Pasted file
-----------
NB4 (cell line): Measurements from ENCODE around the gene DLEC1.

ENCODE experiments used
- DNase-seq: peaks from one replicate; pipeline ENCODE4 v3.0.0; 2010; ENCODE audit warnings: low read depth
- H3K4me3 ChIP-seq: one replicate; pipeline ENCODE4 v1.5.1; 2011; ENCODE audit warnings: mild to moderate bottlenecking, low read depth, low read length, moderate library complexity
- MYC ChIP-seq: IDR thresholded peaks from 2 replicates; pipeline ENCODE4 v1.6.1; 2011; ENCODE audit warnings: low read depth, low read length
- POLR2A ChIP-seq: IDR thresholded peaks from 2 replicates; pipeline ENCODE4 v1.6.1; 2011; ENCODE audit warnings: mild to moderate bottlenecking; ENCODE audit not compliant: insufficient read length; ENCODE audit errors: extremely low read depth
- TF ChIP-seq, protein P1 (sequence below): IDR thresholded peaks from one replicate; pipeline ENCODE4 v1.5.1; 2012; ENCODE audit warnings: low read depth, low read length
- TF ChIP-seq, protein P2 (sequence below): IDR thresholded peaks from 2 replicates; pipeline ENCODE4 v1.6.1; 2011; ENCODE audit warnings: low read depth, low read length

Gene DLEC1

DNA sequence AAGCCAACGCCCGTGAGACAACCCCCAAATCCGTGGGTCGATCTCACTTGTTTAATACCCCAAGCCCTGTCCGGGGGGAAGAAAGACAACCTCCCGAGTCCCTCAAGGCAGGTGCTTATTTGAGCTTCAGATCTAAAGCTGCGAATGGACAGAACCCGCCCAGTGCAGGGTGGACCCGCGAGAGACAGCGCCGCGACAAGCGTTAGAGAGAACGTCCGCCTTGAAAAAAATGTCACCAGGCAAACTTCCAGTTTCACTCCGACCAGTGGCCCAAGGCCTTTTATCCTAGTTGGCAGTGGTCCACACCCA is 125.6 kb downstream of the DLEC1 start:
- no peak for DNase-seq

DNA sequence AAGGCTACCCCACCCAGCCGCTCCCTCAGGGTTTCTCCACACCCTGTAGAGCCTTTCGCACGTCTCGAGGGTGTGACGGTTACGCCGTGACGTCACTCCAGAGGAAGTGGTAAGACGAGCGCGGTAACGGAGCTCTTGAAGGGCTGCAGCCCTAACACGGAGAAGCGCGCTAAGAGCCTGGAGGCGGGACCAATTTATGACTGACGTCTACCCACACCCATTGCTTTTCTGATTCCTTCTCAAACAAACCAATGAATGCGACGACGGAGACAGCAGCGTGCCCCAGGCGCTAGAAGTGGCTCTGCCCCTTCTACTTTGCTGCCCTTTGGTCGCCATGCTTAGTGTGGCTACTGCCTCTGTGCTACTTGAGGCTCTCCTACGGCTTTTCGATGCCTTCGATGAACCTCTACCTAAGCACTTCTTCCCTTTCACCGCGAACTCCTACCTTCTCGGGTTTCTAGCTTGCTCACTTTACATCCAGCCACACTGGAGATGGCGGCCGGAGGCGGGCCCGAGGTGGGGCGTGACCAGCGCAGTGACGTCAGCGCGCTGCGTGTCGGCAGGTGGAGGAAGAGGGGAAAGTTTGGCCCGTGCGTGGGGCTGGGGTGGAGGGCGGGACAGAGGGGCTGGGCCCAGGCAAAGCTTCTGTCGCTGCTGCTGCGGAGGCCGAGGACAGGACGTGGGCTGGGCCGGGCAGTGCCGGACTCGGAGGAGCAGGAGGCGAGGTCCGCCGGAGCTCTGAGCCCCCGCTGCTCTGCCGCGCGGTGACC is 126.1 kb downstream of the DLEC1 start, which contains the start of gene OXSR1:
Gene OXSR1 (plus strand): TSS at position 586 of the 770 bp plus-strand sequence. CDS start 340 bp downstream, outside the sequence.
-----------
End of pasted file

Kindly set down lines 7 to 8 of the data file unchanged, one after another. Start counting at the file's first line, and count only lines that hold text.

- TF ChIP-seq, protein P1 (sequence below): IDR thresholded peaks from one replicate; pipeline ENCODE4 v1.5.1; 2012; ENCODE audit warnings: low read depth, low read length
- TF ChIP-seq, protein P2 (sequence below): IDR thresholded peaks from 2 replicates; pipeline ENCODE4 v1.6.1; 2011; ENCODE audit warnings: low read depth, low read length